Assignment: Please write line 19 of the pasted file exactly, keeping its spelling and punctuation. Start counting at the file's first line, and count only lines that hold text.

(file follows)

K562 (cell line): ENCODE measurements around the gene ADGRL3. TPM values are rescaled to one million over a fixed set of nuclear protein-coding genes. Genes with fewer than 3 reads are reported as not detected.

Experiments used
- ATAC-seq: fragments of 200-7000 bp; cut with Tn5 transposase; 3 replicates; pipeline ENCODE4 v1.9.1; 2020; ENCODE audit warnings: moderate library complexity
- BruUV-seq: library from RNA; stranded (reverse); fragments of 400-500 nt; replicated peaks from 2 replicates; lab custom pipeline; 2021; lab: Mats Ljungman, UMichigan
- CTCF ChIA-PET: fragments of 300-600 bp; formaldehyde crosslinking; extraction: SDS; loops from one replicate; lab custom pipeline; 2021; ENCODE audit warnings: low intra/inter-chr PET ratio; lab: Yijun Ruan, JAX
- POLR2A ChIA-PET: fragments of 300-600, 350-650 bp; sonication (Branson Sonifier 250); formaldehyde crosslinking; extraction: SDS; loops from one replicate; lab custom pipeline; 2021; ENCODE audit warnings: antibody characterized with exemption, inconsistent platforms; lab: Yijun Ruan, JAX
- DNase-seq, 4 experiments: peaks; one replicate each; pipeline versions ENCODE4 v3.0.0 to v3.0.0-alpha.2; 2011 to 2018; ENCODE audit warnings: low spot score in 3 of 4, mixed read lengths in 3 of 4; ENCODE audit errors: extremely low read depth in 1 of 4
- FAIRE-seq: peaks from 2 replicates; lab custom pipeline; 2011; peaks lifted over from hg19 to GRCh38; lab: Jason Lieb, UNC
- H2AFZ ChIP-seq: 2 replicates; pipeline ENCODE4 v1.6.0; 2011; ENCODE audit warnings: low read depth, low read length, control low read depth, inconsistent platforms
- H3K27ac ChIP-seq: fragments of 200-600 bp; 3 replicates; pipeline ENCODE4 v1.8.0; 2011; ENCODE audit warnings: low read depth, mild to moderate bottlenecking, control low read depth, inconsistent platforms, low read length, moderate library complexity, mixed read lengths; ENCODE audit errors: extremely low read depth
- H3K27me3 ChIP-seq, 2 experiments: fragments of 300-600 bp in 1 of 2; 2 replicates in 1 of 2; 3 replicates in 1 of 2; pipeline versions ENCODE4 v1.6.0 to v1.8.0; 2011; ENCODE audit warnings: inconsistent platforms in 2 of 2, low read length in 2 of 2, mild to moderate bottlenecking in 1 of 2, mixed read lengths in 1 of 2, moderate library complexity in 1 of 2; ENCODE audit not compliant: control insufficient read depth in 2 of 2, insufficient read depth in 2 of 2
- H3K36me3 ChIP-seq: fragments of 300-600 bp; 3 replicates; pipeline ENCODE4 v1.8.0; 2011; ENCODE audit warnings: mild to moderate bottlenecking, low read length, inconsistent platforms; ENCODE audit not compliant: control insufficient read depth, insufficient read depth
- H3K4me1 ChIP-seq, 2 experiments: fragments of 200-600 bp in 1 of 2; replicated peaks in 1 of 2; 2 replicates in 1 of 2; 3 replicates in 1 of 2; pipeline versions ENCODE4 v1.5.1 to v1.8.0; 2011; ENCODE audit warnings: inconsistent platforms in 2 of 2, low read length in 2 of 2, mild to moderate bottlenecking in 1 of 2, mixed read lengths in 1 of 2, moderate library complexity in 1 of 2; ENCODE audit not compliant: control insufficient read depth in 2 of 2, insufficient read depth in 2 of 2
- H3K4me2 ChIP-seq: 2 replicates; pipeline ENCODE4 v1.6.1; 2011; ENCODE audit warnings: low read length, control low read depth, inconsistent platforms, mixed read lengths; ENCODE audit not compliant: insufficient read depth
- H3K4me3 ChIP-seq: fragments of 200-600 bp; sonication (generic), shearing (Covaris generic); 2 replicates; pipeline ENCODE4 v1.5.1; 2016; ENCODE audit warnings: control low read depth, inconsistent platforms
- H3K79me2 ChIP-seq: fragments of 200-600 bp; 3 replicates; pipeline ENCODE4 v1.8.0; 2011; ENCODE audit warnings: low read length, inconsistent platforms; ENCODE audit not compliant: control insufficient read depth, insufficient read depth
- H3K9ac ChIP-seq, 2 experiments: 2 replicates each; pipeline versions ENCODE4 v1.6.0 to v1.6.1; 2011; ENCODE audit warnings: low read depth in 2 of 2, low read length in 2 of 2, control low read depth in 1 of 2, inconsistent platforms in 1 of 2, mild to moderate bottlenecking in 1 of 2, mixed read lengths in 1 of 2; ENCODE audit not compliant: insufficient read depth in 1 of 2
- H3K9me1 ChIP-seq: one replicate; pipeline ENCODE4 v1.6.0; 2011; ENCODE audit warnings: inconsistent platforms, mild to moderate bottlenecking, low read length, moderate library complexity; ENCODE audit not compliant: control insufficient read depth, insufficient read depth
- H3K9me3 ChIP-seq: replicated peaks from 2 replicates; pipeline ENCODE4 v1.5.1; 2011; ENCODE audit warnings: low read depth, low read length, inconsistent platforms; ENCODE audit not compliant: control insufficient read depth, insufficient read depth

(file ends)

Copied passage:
- H3K9me3 ChIP-seq: replicated peaks from 2 replicates; pipeline ENCODE4 v1.5.1; 2011; ENCODE audit warnings: low read depth, low read length, inconsistent platforms; ENCODE audit not compliant: control insufficient read depth, insufficient read depth